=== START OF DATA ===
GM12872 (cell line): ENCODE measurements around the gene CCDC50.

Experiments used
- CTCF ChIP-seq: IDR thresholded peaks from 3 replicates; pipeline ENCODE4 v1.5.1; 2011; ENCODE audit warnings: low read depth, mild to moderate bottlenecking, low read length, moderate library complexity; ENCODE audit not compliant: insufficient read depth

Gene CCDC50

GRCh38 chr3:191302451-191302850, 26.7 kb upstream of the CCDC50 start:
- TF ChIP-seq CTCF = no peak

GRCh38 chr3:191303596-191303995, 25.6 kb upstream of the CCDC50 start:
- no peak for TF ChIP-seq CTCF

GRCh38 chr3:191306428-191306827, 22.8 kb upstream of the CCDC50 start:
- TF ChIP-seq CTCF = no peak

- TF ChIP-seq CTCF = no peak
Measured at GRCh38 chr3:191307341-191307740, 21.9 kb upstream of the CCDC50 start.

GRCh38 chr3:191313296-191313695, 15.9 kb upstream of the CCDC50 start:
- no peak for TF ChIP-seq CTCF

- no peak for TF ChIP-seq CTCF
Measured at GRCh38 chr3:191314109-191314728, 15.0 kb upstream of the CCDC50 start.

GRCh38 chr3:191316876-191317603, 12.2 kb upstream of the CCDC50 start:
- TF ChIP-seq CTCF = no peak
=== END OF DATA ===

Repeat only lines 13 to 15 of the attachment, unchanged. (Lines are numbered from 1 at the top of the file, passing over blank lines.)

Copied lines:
GRCh38 chr3:191313296-191313695, 15.9 kb upstream of the CCDC50 start:
- no peak for TF ChIP-seq CTCF

- no peak for TF ChIP-seq CTCF